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Small Business Financial Tips to Weather the Pandemic


Most of 2020 has been a year we’d all like to forget insofar as it has been tremendously challenging due to COVID-19.

In the U.S. lockdowns, social distancing and other pandemic requirements are working – almost.

Since reemerging from lockdown in July 2020, many states have had an alarming rise in new cases of Coronavirus. Florida, Arizona and California – the sunshine states have people worried about the potential of contracting the virus. Other states are not in the clear either, and daily cases are still in the tens of thousands across the nation.

The business community has been left wondering where this pandemic is going to leave them – in business or not?

How small businesses can successfully navigate COVID-19 and economic fallout

The focus is on cash flow and liquidity and options for business loans to keep afloat. Plus other strategies they can use financially to continue.

The following are tips for small businesses as uncertainty and declining market are likely to continue for the short-term, at least.

Boost Liquidity

If you haven’t already done so, now is an excellent time to address any potential cash flow and liquidity issues. Although lockdowns are lifting, many places are still placing pretty significant restrictions on businesses, even if they can technically reopen.

You should try to maximize your cash inflow as much as you can. For example, offer discounts to customers who agree to pay their invoices faster.

If you have outstanding expenses, try to work with your vendors on longer repayment timelines. Many vendors are going to be willing to work with you, but they are also facing their own issues.

You can also get more credit, which is where a small business loan can come into the equation. There are different types of small business loans and if Covid-19 impacts you, you may be able to apply for a low-interest SBA loan.

Record Losses

As you move forward, keep a careful record of all your losses related to the virus and shutdowns, as well as losses that occur throughout phased reopening.
When you keep good records, then you’ll be in a better position to make a claim for your business insurance. There may also be help available from the federal government and your local small business administration.

To get a true understanding of your losses, you’ll need to calculate a baseline from the past two-to-three years before the pandemic.

Another benefit of carefully maintaining your records during this time is that it will give you a full picture of your financial situation. If you are facing serious trouble, by recognizing it early on, you’ll be in a better position to figure out ways to remedy it.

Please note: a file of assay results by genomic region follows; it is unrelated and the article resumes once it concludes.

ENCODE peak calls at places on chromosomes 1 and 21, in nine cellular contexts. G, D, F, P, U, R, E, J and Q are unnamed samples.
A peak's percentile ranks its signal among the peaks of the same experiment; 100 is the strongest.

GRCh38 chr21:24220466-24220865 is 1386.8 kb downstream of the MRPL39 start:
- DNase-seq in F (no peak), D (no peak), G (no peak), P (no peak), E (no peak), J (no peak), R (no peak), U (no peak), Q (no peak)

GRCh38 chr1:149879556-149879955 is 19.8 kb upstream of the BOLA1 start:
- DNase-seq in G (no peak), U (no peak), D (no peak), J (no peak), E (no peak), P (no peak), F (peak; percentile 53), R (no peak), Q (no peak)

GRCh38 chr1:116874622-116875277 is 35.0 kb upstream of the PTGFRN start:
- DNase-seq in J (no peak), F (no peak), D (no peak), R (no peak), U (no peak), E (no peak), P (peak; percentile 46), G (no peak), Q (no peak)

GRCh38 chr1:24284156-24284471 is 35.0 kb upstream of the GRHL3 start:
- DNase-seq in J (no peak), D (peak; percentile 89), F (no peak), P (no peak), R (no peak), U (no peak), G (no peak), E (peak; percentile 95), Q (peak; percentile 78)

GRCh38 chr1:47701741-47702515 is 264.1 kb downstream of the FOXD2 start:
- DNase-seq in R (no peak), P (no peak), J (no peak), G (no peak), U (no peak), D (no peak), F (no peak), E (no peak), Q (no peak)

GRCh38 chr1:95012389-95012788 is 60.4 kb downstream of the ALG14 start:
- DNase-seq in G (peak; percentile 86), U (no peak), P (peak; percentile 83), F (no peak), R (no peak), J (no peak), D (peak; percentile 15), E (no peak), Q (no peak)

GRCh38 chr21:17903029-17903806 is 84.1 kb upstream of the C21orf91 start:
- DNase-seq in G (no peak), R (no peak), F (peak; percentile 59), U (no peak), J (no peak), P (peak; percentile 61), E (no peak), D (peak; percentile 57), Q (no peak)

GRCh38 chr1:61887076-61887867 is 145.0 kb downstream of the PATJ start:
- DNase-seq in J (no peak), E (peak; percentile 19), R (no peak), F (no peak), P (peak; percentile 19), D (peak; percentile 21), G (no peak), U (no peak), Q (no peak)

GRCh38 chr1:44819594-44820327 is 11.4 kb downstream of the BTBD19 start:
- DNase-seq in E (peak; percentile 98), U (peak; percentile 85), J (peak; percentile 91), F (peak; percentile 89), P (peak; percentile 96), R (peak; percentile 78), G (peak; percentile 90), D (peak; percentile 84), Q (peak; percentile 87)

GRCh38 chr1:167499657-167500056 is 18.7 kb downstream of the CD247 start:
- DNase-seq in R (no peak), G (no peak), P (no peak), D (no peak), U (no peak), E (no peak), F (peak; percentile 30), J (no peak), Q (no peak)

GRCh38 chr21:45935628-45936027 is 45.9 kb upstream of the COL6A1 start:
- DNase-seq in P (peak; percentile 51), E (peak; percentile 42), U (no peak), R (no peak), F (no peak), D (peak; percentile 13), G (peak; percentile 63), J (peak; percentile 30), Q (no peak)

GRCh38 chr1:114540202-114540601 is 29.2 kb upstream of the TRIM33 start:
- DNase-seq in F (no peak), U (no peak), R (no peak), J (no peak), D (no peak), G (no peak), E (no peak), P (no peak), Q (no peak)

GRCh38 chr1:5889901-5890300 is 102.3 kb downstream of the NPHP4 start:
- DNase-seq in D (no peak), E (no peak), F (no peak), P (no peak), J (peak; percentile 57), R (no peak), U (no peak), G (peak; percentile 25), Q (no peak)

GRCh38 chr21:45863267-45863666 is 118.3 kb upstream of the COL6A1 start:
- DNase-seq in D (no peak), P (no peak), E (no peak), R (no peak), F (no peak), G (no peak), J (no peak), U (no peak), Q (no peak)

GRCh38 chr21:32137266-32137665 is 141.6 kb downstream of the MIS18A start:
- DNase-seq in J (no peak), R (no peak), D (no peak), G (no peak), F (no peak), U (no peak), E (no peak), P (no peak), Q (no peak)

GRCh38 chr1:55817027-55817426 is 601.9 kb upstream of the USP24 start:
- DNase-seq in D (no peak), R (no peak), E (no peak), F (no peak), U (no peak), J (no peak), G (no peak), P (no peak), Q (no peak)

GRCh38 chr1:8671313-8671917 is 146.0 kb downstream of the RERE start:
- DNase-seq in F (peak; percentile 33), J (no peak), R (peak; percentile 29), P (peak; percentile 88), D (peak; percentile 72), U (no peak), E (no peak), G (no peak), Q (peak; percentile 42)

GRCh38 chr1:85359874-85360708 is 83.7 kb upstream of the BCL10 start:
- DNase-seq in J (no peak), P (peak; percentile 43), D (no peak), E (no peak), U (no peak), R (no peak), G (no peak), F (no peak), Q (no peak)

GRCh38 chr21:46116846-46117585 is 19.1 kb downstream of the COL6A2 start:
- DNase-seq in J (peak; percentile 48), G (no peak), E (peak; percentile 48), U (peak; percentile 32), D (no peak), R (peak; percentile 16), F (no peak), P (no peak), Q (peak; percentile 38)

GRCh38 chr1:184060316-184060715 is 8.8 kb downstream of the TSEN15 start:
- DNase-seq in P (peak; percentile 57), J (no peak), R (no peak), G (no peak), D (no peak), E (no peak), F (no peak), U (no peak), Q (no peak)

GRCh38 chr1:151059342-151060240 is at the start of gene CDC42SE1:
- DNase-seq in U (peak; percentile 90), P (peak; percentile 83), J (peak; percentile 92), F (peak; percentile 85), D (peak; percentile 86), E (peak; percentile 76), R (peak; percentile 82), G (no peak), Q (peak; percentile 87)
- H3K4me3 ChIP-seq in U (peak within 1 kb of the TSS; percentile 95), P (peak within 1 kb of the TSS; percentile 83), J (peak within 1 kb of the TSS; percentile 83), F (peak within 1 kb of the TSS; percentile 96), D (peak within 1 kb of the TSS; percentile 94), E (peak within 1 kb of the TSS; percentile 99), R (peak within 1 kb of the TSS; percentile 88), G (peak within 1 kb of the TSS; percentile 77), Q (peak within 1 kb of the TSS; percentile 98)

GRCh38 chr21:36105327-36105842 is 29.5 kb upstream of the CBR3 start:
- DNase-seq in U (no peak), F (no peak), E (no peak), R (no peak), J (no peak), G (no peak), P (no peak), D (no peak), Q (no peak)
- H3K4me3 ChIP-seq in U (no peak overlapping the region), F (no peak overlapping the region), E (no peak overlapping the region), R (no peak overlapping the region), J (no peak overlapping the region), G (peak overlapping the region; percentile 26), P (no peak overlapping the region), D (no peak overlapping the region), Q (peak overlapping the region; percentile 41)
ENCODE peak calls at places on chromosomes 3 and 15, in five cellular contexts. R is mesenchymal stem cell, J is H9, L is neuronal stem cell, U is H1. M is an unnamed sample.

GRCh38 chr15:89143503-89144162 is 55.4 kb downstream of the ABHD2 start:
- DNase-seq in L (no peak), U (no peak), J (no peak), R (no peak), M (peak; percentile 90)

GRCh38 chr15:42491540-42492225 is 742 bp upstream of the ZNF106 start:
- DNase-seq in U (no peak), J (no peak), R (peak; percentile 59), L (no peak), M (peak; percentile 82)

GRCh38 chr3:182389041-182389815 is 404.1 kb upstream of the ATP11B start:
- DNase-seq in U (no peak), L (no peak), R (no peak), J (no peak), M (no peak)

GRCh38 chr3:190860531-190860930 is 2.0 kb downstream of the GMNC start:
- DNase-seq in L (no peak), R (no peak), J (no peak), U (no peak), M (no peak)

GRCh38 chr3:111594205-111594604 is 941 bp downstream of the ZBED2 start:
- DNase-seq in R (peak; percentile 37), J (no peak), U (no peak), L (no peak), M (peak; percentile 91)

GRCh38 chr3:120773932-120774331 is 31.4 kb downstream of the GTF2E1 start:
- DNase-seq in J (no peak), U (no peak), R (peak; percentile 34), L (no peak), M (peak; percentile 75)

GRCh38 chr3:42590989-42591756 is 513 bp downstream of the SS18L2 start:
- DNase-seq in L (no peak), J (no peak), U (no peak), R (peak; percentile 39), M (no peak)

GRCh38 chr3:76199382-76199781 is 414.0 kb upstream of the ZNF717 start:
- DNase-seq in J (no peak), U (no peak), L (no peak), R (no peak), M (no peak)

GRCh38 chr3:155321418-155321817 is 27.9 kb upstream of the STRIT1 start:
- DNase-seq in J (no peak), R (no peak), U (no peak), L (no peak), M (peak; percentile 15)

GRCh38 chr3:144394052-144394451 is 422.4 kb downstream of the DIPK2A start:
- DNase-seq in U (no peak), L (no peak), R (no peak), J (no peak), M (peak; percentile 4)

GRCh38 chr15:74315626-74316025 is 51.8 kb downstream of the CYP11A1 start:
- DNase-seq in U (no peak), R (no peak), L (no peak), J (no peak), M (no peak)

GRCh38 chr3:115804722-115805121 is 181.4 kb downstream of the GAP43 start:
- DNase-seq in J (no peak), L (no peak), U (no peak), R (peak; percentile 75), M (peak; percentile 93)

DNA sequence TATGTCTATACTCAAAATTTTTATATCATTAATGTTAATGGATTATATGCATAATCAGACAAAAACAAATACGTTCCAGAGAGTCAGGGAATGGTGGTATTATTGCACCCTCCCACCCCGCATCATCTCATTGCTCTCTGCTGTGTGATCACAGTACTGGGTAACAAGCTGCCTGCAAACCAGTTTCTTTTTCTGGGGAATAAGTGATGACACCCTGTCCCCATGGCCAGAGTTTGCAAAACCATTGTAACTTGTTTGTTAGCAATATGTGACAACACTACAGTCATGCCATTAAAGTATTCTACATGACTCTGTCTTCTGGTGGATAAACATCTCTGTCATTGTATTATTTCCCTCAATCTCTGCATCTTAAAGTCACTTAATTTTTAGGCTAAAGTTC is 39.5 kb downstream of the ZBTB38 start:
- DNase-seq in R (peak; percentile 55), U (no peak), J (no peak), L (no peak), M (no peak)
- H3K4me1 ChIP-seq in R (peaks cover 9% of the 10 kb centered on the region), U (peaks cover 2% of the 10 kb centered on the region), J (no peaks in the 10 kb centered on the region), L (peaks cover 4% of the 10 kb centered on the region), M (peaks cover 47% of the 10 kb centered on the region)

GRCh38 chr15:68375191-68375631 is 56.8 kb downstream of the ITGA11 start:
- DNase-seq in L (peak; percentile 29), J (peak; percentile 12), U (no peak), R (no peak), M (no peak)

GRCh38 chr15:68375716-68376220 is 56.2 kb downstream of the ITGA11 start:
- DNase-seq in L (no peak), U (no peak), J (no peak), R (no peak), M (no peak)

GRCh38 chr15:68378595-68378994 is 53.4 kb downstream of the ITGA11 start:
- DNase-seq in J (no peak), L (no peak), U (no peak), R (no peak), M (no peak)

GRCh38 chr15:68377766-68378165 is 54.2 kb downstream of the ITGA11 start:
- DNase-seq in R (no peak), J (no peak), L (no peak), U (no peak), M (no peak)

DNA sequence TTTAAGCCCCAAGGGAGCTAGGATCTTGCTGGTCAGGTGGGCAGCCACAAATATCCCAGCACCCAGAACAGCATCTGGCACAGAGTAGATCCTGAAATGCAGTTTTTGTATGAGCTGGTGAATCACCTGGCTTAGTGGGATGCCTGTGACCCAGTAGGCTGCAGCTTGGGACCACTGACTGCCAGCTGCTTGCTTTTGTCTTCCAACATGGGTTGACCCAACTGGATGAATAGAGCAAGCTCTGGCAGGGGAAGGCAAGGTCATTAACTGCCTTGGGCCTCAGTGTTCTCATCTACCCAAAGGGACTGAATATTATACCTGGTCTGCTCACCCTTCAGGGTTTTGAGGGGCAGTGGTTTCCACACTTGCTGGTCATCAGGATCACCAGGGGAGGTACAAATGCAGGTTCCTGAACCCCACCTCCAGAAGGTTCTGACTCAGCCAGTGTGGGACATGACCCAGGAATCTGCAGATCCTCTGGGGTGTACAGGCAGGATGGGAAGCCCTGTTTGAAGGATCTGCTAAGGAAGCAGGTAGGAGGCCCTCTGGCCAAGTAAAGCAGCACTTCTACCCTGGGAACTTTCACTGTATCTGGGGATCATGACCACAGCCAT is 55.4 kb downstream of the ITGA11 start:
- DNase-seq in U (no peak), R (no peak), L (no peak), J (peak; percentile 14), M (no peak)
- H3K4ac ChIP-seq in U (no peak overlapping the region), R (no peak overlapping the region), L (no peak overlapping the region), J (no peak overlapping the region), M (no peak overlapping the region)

Don’t Get Overwhelmed by Late Payments

If you aren’t able to pay your bills right now, you aren’t alone. Many small business owners are in the same position, but they can not simply ignore the requests due to late payment fees.
This can mean you end up paying a lot in late payments and it can be harder to get yourself where you need to be as you recover from the fallout of Covid-19. Instead of ignoring anything, be in constant contact with people you owe money to. Let them know the situation as soon as you can, and see what you can work out.

Can You Cut Spending?

There may be avoidable expenses that you can identify. In some cases, you may realize you can continue cutting those costs even after the immediate effects of Covid-19 start to subside. For example, maybe you’re paying for a larger space than you need, or perhaps you can reduce your ongoing overhead by continuing to have your employees telecommute aka remote working.

Where are the areas you can focus on optimizing your burn rate?

Are there places you can both cut expenses and perhaps improve your own output and productivity?

Identify Opportunities

Out of every crisis comes opportunities, but you have to take yourself out of that emergency survival mindset and move into one of innovation.
Take the time to look at your industry and competitors and what the future might hold in your market.

Are there new opportunities you can take advantage of now?

How might this situation positively transform your business?

You could find that when social distancing measures are entirely removed, you’ve added a new source of revenue or made your business leaner without sacrificing quality.

Finally, explore all financial assistance options. There are city-based options as well as state and federal programs. There are also programs specifically for certain businesses for minorities or woman-owned businesses.

There’s a lot out there, but it takes time to look and find financial resources. While small businesses are undoubtedly hurting right now, it doesn’t have to mean the end.

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